John Werket

From Wikipedia, the free encyclopedia
  (Redirected from Johnny Werket)
Jump to: navigation, search
John Werket
John Werket 1972.jpg
John Werket with the Chinese national team in 1972
Personal information
Born October 8, 1924
Saint Paul, Minnesota, United States
Died June 4, 2010 (aged 85)
Sun City West, Arizona, United States
Sport Speed skating
Club Lawrence Wennell Powderhorn Skating Club

John "Johnny" Roland Werket (October 8, 1924 – June 4, 2010) was an American speed skater. He competed in seven events in total at the 1948, 1952 and 1956 Winter Olympics with the best achievement of sixth place in the 1500 m in 1948. In 1948, he also won the 1500 m event and a silver allround medal at the world championships. This was the best achievement for an American skater, surpassed only in 1977 by Eric Heiden. In 1950, Werket finished in third place allround, but won the 500 m and 1,500 m events. In 1952, he finished second in the 500 m and 1,500 m and tenth overall.[1]

After graduating from Roosevelt High School in Minneapolis, he enlisted as paratrooper with the 101st Airborne Division and fought in World War II. He then graduated from Augsburg College in 1949. Werket was of Norwegian descent. While competing in Hamar, Norway, he met Vesla Bekkevoll, then aged 16, and married her on August 17, 1951 in Minneapolis. He retired from competitions after the 1952 World Championships and coached skating, first at the Richfield Skating Club, and then with US national team, preparing it to the 1972 Winter Olympics. His trainees included Diane Holum and Eric Heiden. In parallel he worked at the Northern States Power Company and eventually advanced to an executive position. He retired in 1983 after 32 years with the Northern States Power and settled in Sun City, Arizona, where he died in 2010 of stroke and cancer complications.[1] He was survived by his wife and two sons, John and Jim.[2][3]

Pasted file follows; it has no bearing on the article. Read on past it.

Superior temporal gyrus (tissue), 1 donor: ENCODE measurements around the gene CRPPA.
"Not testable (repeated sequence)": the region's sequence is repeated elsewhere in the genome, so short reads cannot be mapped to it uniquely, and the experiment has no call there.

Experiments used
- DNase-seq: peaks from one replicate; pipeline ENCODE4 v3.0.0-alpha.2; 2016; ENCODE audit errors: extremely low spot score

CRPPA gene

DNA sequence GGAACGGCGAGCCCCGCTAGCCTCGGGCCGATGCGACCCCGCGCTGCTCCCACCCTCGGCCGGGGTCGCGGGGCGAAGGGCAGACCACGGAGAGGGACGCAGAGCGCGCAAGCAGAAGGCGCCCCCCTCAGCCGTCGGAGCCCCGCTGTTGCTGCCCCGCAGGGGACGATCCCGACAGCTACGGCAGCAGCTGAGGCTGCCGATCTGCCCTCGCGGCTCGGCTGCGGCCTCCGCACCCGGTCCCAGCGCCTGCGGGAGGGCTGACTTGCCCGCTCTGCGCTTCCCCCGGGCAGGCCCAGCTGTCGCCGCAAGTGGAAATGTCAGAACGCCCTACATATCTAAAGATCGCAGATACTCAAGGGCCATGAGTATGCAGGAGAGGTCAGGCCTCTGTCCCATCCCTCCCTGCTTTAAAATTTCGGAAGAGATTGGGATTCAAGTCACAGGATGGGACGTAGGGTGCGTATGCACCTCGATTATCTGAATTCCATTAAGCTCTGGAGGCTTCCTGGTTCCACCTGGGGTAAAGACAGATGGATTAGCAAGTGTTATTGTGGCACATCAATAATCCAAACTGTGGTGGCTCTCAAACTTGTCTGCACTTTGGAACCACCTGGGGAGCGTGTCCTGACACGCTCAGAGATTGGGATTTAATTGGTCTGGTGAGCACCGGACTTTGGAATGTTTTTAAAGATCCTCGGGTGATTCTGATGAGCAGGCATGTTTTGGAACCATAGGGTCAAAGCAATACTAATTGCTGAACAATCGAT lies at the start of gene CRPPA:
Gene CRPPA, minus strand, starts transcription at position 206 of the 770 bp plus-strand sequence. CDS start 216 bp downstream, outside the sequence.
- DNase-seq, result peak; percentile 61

Personal bests:[1]

  • 500 m – 42.0 (1956)
  • 1500 m – 2:16.1 (1956)
  • 5000 m – 8:44.6 (1950)
  • 10000 m – 18:10.2 (1950)


  1. ^ a b c John Werket.
  2. ^ John R. Werket. Star Tribune (July 4, 2010)
  3. ^ Jim Adams (July 3, 2010) Johnny Werket, Olympic coach and skater. Star Tribune